1. When and where were the public hearings?
  2. Where were the public notices for this worldwide project?
  3. Where is the environmental review?
  4. Did they evaluate the costs?
  5. Who approved this?
  6. Did they ask you or me?

In this image made from video provided by NASA, a SpaceX rocket carrying the Surface Water and Ocean Topography satellite lifts off from Vandenberg Space Force Base in California, Friday, Dec. 16, 2022. Credit: NASA via AP

Posted at Phys.org

Satellite launched to map the world’s oceans, lakes, rivers
by Marcia Dunn

December 16, 2022

…Nicknamed SWOT—short for Surface Water and Ocean Topography…About the size of a SUV, the satellite will measure the height of water on more than 90% of Earth’s surface, allowing scientists to track the flow and identify potential high-risk areas. It will also survey millions of lakes as well as 1.3 million miles (2.1 million kilometers) of rivers.

The satellite will shoot radar pulses at Earth, with the signals bouncing back to be received by a pair of antennas, one on each end of a 33-foot (10-meter) boom.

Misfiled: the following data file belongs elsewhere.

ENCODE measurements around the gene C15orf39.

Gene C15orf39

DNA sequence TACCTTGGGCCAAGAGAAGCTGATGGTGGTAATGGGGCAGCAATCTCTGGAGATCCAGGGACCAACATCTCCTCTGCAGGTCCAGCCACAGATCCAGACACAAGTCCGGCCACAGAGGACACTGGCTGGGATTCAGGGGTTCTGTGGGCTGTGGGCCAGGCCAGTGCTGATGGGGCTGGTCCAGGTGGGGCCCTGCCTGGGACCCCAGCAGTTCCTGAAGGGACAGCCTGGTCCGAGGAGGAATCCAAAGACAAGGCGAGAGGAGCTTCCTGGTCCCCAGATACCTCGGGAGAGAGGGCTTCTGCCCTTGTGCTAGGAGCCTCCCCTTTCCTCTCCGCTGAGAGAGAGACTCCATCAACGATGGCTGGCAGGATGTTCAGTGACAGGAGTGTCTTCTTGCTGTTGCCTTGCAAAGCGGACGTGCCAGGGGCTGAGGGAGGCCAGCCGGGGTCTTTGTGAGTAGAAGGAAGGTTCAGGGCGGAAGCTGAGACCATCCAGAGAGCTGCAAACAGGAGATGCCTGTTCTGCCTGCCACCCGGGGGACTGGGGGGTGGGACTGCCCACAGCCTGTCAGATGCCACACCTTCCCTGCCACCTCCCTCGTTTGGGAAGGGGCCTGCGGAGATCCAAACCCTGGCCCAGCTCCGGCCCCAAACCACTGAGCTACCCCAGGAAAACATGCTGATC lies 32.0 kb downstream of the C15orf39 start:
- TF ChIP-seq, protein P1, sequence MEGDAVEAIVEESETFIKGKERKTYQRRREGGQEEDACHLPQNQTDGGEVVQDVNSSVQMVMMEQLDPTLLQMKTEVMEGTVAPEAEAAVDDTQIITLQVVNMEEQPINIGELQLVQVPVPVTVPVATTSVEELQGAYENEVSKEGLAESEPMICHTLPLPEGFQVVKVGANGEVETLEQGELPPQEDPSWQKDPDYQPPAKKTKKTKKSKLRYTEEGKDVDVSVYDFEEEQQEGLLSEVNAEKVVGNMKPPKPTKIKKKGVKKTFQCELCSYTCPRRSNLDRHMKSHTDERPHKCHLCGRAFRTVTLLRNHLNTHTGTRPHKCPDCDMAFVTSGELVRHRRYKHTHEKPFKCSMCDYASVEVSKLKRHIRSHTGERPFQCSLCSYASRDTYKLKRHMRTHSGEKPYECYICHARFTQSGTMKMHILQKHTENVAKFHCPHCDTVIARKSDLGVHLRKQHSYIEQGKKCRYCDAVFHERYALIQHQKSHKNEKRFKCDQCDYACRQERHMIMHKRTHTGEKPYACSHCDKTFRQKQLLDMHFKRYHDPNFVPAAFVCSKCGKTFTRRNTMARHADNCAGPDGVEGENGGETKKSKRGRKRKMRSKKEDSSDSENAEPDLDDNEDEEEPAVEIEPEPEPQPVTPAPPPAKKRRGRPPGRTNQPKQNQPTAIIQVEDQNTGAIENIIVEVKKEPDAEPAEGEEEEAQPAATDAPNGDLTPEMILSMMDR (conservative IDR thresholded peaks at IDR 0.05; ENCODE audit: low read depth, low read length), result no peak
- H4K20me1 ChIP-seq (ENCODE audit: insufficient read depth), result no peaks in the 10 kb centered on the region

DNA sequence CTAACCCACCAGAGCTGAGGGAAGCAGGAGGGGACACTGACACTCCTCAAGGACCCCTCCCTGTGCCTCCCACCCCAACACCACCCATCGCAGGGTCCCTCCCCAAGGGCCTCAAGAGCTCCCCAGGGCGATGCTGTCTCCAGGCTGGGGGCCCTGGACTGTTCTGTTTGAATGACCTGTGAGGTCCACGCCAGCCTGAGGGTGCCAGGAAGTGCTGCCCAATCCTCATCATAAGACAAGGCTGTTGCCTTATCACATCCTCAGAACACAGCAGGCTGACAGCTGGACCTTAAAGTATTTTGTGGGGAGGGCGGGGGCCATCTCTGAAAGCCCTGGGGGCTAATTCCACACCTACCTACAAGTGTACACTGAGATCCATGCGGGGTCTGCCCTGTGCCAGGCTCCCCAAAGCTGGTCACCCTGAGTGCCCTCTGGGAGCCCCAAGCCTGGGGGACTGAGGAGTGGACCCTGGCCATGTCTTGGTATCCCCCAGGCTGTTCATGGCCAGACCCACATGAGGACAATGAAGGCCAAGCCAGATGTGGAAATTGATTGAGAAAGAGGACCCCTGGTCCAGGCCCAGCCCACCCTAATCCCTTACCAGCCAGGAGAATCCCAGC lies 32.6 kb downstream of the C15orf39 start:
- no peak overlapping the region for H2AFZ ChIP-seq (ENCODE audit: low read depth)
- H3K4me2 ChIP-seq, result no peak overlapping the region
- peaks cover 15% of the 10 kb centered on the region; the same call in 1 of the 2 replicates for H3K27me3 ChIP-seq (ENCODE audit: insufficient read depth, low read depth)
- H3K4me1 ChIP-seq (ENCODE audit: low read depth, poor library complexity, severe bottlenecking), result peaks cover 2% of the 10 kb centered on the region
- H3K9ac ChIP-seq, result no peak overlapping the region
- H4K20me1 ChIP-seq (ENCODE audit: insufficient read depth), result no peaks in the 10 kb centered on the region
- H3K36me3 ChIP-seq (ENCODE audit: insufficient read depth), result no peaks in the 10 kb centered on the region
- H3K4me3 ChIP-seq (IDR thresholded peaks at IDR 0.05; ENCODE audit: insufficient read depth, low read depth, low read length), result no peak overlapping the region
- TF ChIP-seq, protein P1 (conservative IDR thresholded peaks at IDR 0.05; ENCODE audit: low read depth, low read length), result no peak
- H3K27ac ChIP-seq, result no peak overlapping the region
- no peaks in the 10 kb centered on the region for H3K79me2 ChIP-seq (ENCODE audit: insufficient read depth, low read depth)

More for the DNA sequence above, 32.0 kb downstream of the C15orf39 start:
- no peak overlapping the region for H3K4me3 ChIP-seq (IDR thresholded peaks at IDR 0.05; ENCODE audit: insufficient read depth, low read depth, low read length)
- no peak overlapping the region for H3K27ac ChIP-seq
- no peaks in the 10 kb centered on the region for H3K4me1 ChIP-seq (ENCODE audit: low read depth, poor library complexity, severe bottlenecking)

It should be able to make out currents and eddies less than 13 miles (21 kilometers) across, as well as areas of the ocean where water of varying temperatures merge.

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NASA’s current fleet of nearly 30 Earth-observing satellites cannot make out such slight features. And while these older satellites can map the extent of lakes and rivers, their measurements are not as detailed, said the University of North Carolina’s Tamlin Pavelsky, who is part of the mission.

Perhaps most importantly, the satellite will reveal the location and speed of rising sea levels and the shift of coastlines, key to saving lives and property. It will cover the globe between the Arctic and Antarctica at least once every three weeks, as it orbits more than 550 miles (890 kilometers) high. The mission is expected to last three years.

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Laurie Leshin, the director of NASA’s Jet Propulsion Laboratory in Pasadena, California, noted that while the agency is known for its Mars rovers and space telescopes, “this is the planet we care most about.”

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